Acquitted by Faith (coming in 2019)

Currently in post-production

Writer(s): Brad Allen, Chuck Howard, Lauren Damrich

Director(s): TBA

Producer(s): Brad Allen, Jeremy Boz, Chuck Howard, Martin Michael, Kevan Otto, Tom Sanders, Tim Warren

Starring: Casper Van Dien, Catherine Oxenberg, Tom Schanley, Jaci Velasquez, Monte Markham, Angela Kerecz, Callie Brook McClincy, Kelsey Sanders, Rusty Martin Sr., Austin Craig, Michael Joiner, Torry Martin

Plot Synopsis: Attorney Benjamin Stills is nearly sentenced to prison and finds faith in God after killing a teenage girl in an accidental car crash from texting while driving.

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The Miracle of the Cards (Movie Review)

Plot Summary

Craig Shergold was a healthy eight-year-old boy until he began having mysterious headaches.  The doctors ran tests and found that Craig had a brain tumor, so Craig’s parents immediately began taking steps to combat the disease inside their son’s body.  As they walk on the journey together, Craig’s mother continually has premonitions and visions about her son’s future.  Craig also receives millions of get-well cards, prompting media attention to his story and talks of a world record.  Could it be that the cards are instrumental in Craig’s healing?

 

Production Quality (1 point)

Unfortunately, as an early 2000s made-for-television production, The Miracle of the Cards is not what it’s cracked up to be.  Video quality is relatively cheap-looking, although camera work is fine.  Audio quality is also fine, except there is a cheesy stereotypical soundtrack to go with it.  Sets, locations, and props are decent enough.  There are one too many cheesy special effects that attempt to go with the ‘magical’ themes of this film.  Finally, the editing is quite choppy as time skips around to hit the high points—in doing this, the audience is left confused.  In the end, not enough time was spent on this production to make the movie worth it.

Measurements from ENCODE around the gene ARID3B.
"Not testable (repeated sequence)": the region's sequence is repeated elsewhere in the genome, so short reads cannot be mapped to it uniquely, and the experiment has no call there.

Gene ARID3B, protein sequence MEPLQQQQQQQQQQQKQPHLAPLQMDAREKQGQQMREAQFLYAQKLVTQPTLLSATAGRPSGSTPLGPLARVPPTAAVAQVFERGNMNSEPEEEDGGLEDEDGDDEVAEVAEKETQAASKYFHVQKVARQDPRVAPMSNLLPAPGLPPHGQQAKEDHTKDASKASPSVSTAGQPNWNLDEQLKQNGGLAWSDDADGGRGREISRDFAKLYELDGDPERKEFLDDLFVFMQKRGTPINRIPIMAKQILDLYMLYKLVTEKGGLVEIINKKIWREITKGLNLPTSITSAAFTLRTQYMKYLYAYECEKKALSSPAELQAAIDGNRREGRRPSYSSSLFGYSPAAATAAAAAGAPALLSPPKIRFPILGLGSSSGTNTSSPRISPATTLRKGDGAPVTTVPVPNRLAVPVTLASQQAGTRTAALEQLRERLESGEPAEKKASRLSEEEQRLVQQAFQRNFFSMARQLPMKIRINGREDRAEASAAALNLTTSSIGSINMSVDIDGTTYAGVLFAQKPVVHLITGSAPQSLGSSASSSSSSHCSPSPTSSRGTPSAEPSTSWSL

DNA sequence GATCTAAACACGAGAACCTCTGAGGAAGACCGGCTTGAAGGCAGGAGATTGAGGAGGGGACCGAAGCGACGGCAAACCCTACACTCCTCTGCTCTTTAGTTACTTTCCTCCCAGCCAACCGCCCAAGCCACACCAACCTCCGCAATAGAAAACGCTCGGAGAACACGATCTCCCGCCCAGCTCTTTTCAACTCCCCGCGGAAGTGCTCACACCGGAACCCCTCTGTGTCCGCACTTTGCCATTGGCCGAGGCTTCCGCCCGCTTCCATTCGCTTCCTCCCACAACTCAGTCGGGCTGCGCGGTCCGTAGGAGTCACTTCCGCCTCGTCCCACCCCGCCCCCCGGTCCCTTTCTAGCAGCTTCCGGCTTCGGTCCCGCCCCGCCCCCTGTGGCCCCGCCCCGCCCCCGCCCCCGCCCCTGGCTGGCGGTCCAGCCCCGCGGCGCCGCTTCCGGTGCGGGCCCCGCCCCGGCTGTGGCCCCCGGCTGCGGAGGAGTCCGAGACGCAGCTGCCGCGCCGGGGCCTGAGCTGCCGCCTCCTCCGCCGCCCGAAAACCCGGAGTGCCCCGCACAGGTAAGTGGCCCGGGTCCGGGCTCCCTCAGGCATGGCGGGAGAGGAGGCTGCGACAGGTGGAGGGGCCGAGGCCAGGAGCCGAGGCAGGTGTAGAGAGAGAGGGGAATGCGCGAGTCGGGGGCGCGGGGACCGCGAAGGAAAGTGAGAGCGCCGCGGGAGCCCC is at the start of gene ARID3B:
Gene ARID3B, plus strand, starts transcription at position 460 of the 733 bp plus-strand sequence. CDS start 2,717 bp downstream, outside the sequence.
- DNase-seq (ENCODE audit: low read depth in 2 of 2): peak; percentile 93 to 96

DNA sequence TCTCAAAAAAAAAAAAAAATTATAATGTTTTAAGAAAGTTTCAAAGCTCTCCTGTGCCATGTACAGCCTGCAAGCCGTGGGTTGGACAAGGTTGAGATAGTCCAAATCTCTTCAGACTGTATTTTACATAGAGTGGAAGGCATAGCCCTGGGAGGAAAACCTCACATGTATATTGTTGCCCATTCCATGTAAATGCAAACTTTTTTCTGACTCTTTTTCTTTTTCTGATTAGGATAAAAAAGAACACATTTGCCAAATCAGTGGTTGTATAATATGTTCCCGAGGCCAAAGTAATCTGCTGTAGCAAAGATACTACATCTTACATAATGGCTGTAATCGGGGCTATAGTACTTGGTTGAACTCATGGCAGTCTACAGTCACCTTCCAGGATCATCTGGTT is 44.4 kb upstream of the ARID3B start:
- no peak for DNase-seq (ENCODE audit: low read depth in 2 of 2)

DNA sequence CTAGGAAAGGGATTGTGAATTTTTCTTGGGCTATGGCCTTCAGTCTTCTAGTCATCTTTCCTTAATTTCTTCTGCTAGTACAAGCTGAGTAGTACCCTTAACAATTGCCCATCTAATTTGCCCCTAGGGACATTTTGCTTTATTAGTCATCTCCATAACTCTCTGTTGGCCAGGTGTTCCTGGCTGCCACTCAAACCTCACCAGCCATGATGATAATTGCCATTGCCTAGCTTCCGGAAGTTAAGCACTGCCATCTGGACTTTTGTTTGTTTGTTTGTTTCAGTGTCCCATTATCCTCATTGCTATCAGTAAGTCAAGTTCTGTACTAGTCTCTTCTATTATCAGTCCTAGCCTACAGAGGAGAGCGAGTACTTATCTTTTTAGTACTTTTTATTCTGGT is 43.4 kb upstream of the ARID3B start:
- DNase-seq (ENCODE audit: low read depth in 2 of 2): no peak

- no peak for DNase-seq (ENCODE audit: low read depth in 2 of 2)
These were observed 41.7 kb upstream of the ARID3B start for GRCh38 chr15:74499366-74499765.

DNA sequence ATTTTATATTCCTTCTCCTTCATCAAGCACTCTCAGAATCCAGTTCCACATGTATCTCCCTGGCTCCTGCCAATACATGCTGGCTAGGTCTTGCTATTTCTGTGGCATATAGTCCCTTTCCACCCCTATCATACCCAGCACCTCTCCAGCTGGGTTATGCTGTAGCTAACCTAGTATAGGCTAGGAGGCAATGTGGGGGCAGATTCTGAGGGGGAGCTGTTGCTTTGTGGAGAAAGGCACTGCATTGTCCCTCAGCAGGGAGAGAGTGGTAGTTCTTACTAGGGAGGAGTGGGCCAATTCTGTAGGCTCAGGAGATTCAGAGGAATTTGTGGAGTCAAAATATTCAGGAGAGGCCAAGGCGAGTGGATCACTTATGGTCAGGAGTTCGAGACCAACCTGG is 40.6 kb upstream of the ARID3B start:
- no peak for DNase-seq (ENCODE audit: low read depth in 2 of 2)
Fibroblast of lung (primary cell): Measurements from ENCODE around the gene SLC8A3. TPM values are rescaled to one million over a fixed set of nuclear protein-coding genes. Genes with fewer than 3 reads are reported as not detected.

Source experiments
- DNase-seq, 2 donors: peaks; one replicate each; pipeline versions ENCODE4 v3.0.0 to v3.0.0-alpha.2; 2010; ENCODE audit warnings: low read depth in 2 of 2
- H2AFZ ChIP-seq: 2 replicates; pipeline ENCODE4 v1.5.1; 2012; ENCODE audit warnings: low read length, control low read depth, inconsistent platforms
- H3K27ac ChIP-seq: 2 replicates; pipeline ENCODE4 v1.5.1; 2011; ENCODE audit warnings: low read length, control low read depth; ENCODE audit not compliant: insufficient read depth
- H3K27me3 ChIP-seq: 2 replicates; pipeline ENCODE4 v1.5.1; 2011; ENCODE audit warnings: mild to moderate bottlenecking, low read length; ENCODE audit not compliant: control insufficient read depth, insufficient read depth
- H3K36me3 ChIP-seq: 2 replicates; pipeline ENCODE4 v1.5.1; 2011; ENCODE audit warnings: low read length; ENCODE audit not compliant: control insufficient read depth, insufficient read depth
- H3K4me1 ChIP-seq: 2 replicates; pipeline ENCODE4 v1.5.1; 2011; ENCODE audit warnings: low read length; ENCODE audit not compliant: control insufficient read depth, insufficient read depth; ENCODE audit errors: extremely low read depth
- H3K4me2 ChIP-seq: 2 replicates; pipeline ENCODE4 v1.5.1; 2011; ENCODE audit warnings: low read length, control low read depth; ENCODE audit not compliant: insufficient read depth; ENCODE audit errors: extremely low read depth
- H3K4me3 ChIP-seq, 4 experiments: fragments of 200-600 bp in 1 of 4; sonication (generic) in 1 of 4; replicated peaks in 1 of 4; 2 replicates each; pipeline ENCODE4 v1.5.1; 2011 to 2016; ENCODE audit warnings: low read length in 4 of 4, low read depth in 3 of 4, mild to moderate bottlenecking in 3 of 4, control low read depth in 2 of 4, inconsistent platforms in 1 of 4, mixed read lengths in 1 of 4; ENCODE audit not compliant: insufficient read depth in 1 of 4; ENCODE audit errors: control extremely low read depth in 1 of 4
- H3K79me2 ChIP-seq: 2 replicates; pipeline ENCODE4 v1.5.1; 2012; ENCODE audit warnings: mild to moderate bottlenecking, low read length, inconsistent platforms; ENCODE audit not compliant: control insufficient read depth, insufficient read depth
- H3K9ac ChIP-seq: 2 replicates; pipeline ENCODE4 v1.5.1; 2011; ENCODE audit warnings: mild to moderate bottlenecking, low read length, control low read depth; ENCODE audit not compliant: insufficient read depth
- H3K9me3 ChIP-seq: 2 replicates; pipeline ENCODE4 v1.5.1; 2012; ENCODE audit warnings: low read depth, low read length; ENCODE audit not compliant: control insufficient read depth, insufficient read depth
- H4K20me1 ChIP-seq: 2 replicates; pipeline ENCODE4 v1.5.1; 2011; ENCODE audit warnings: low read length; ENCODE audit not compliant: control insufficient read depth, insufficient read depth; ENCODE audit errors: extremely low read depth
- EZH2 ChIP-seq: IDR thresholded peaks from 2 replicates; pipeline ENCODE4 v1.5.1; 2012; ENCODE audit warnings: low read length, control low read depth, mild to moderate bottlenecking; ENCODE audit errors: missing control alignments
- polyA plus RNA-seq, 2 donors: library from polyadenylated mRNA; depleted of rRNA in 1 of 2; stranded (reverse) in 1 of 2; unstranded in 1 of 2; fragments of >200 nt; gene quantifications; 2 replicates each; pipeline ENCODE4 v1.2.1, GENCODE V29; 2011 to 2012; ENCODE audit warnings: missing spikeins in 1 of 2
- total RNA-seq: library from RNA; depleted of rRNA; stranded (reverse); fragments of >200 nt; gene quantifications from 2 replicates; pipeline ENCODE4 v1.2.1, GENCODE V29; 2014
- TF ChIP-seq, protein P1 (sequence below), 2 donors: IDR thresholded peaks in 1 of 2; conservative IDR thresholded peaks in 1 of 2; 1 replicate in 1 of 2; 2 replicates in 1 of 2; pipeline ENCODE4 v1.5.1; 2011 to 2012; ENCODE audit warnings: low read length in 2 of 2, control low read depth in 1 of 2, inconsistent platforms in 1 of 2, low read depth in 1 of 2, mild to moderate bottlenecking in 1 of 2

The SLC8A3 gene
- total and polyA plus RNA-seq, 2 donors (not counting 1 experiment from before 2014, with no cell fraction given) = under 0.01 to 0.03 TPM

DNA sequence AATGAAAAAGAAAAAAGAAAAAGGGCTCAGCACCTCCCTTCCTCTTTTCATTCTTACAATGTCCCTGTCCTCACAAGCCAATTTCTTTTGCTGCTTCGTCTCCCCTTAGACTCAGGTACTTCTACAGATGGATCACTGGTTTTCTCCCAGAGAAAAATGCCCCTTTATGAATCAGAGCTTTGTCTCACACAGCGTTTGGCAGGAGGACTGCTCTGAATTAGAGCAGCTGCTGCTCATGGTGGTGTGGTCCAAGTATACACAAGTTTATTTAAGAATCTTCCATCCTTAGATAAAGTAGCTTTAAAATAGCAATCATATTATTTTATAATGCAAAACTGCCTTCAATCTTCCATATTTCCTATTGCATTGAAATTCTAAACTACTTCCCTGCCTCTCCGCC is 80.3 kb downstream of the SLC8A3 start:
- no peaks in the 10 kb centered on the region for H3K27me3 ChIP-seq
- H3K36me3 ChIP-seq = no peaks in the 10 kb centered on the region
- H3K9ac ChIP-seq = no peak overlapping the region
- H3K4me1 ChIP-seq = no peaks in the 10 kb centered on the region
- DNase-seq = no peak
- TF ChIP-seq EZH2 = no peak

Plot and Storyline Quality (.5 point)

As previously mentioned, there is not very much plot content in The Miracle of the Cards as time travels too quickly, thus leaving characters underdeveloped.  Dialogue only serves to report what is happening as time spends by—in doing so, the characters are left shallow  and one-dimensional.  Though this is a true story, it is seemingly based on too many coincidences; a sense of realism is missing from this plot, especially considering the number of childish magical and sensational elements.  The presence of these elements is frustrating because it’s hard to take this movie seriously when they are there.  Unfortunately, they weaken and cheapen the Christian message that is included in it.  In the end, at least this film is based on a true story (its only redeeming quality in this category), but it’s hard to see that there were any motives behind this film except making money on an easy-to-market television movie.

Acting Quality (2 points)

With a professional cast (even though it includes Kirk Cameron), the acting is by far this film’s strongest suit and keeps it from being left in the basement of Christian film.  There are few errors here pertaining to emotional and line delivery.  This just goes to show you that a good cast with good coaching can make all the difference in your movie.

Conclusion

What is one to do with kids-with-cancer films?  They are easy to get people to watch, especially if they’re on TV.  But despite true stories behind them, their plots are still formulaic and predictable.  Just because you use a real idea doesn’t mean you need to ignore character development.  Without realistic characters, the realism of the story is undermined.  In the end, many will view this film as fine, and it’s definitely not one of those embarrassing films, but we still feel it could have been better.